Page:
Arbitrator: Stonington had just cause to fire DiCesare
Stonington — An arbitrator has ruled that the town had just cause to fire former Highway Supervisor Louis DiCesare II in 2015 and denied the union grievance he filed over his termination.
DiCesare had filed three grievances: two over his termination, which were ruled on together, and one over an earlier suspension.
Last year arbitrator Peter Adomeit upheld the grievance over the suspension, finding the town acted improperly by denying DiCesare union representation at his suspension hearing. The town had to repay DiCesare for the five days he was suspended and remove the suspension from his personnel file. In his Feb. 1 ruling on the termination, Adomeit said that if the town had given DiCesare representation at the suspension hearing, he would have upheld the suspension as being justified based on its merits.
Unless DiCesare appeals Adomeit’s latest ruling, the grievance procedure will be over. Attention will now turn toward DiCesare’s pending lawsuit against the town.
DiCesare sued the town, Public Works Director Barbara McKrell and Director of Administrative Services Vin Pacileo in late 2015 in state court, after McKrell first suspended, then fired, DiCesare, citing a list of expensive errors she said he made on projects and saying that he was insubordinate when he told her he did not trust her. DiCesare disputed the charges in a written rebuttal.
DiCesare has alleged that McKrell began to retaliate against him and “put a target on his back” after his successful effort to have his position included in a union that represents a group of town employees.
In his 38-page decision, Adomeit detailed both the town’s and DiCesare’s position on his job performance. He sided with the town when it pointed out that DiCesare repeatedly failed to comply with McKrell’s directives and assistance to improve his work performance.
“Even without considering the Elmridge paving program, and the other instances of incompetent supervision of paving contractors, the Arbitrator finds (DiCesare’s) insubordination after returning from suspension was regular, sustained, and deliberate, and establishes ‘just cause’ for his termination,” Adomeit wrote. “He placed himself outside of the ability of his supervisor to control his behavior. He engaged in fraud by passing off documents created after the fact as planning documents created the day before. He demonstrated he could no longer be trusted to supervise a major Department of the Town, consuming a large budget and providing essential and visible services. Under the circumstances, the Employer had just cause to terminate.”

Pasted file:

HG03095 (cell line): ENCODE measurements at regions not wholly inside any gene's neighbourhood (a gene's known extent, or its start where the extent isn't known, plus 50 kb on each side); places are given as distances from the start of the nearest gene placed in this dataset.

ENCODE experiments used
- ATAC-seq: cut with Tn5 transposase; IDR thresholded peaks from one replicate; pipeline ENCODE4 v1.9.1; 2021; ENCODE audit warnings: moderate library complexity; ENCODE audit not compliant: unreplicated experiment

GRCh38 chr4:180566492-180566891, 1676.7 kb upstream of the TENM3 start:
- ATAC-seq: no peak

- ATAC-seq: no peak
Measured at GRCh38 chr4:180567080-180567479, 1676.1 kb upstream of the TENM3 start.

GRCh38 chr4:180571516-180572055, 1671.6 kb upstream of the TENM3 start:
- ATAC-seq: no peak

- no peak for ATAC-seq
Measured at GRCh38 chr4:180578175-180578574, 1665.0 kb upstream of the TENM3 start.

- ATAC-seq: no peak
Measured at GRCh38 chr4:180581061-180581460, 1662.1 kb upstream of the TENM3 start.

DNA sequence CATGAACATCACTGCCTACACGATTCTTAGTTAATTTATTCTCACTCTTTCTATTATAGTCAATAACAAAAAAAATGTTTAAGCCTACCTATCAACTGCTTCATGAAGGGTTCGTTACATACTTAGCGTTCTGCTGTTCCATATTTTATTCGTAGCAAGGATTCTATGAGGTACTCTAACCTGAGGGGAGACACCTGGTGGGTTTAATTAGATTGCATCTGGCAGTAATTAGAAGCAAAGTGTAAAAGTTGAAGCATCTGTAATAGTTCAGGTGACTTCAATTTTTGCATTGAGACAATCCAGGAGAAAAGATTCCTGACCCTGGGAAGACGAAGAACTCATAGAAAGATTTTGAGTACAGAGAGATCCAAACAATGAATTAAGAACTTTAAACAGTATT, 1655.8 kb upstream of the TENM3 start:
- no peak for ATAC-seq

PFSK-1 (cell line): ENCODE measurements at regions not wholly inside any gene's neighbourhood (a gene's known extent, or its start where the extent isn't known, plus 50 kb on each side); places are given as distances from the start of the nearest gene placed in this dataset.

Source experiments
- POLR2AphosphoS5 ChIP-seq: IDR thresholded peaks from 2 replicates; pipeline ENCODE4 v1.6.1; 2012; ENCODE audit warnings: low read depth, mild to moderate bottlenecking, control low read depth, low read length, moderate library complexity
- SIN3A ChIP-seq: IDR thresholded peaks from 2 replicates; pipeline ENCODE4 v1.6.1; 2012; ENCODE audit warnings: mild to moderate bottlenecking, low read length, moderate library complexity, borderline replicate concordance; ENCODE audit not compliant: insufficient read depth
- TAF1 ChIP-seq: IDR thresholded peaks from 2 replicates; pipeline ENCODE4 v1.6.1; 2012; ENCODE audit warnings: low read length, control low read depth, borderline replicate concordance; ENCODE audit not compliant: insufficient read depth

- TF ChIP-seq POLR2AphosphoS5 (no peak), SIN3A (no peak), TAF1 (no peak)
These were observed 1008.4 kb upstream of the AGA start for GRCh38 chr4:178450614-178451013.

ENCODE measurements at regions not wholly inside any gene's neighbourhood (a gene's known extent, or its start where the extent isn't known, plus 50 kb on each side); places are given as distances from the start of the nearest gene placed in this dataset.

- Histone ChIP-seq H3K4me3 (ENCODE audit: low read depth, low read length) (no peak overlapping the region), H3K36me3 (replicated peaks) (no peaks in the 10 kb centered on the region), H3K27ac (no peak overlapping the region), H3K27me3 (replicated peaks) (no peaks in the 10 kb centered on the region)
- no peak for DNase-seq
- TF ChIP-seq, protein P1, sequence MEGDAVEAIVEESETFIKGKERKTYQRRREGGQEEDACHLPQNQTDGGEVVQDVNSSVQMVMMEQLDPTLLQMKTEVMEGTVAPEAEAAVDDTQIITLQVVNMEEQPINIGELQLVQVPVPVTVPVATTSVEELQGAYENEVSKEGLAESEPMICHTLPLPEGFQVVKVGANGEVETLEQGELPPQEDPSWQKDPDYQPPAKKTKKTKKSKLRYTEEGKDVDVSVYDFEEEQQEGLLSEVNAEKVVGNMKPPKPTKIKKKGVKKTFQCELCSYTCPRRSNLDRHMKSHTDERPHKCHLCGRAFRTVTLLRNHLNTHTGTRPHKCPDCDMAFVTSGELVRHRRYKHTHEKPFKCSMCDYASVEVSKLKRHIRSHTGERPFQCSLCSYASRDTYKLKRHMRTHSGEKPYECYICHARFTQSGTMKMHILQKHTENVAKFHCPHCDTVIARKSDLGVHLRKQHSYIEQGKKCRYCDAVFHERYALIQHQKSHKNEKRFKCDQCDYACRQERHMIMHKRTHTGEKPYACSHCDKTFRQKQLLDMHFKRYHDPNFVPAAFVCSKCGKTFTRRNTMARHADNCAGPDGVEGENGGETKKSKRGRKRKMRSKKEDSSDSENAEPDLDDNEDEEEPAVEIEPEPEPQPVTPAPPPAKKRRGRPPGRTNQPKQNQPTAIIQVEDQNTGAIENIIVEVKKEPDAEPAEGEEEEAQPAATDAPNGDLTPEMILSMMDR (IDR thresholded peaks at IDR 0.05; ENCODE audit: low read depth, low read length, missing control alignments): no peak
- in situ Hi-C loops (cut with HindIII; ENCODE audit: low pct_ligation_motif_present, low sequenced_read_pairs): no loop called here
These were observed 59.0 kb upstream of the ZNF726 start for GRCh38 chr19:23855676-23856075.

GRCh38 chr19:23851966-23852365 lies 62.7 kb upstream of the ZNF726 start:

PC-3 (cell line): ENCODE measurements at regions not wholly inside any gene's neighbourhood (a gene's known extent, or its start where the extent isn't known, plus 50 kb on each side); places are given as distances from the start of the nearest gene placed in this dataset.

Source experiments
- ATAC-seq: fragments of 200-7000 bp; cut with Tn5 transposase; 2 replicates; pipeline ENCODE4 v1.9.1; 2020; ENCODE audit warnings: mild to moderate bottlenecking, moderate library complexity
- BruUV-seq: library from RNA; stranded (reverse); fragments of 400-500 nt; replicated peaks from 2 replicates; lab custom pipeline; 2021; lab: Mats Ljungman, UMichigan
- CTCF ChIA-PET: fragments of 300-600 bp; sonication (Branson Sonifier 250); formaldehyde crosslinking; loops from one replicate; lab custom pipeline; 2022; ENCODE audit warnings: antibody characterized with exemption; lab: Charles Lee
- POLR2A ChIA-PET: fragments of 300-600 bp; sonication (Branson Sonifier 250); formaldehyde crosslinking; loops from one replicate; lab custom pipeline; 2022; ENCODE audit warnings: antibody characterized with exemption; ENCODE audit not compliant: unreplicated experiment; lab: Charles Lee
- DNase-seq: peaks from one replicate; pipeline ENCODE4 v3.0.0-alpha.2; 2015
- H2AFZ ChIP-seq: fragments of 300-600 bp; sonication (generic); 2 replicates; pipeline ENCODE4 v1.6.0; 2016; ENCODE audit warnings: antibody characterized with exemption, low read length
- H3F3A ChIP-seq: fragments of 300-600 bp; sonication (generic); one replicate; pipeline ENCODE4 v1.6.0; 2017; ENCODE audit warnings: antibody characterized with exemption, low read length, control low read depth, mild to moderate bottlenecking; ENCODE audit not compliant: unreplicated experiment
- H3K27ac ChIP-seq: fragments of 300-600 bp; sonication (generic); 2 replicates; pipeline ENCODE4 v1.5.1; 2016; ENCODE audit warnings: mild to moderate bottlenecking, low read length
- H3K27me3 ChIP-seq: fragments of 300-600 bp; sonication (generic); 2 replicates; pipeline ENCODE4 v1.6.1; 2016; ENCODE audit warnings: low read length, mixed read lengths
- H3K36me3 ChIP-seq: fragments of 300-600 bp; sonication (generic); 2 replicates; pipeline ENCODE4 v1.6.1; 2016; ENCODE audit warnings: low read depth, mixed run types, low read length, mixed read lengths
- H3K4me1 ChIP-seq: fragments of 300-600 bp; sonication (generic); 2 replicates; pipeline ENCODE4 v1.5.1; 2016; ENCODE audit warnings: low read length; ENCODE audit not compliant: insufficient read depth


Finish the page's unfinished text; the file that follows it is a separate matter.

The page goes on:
Adomeit added that progressive discipline is not needed when an employee is continually ordered to perform the necessary functions of the job and still refuses to do them.
“The grievant’s conduct after his return from suspension was clear: he was demonstrating that he did not need to follow the directives of Ms McKrell. Before terminating the grievant, the Town provided Mr DiCesare with sufficient due process,” Adomeit wrote.
Elsewhere in his ruling, in which he details problems with paving and catch basin projects in town, Adomeit wrote, “The Arbitrator finds that when Ms McKrell confronted the grievant with serious errors, he first blamed others, but after Ms McKrell fact-checked him and informed him his explanation was untrue,” he offered new explanations.
Adomeit also wrote that in his last month of employment, DiCesare submitted planning data which “he pretended was done in advance of the work, but in fact he created it a day or two later. He knowingly submitted false reports plans created after the fact. Ms McKrell concluded he fabricated false reports and submitted them, deliberately. The Arbitrator agrees.”
Adomeit wrote that DiCesare was hostile to McKrell from the day she was hired, even going so far as to take steps to disrupt leaf collection because he did not like the changes she was making.
Adomeit found that McKrell took numerous steps to help DiCesare improve his performance, such as giving him planning time and office hours and schedules to plan work, so he could properly assign employees to projects and keep track of the hours they worked and when they were absent, but he refused to comply. At times he said McKrell did not know where DiCesare was and could not reach him.
Adomeit stated that planning time and office hours are standard management techniques.
“The Arbitrator rejects the Union claim that this was intended to humiliate him or prevent him from performing his work,” Adomeit wrote. He also rejected the claim that there was a conspiracy to have DiCesare terminated.
“She was requiring him to perform his job properly by giving him the organizational tools to make it succeed,” Adomeit wrote.
He wrote that DiCesare’s “insubordination by itself warranted termination.”
He added that DiCesare’s replacement, Tom Curioso, “is performing all of the tasks” that DiCesare could not.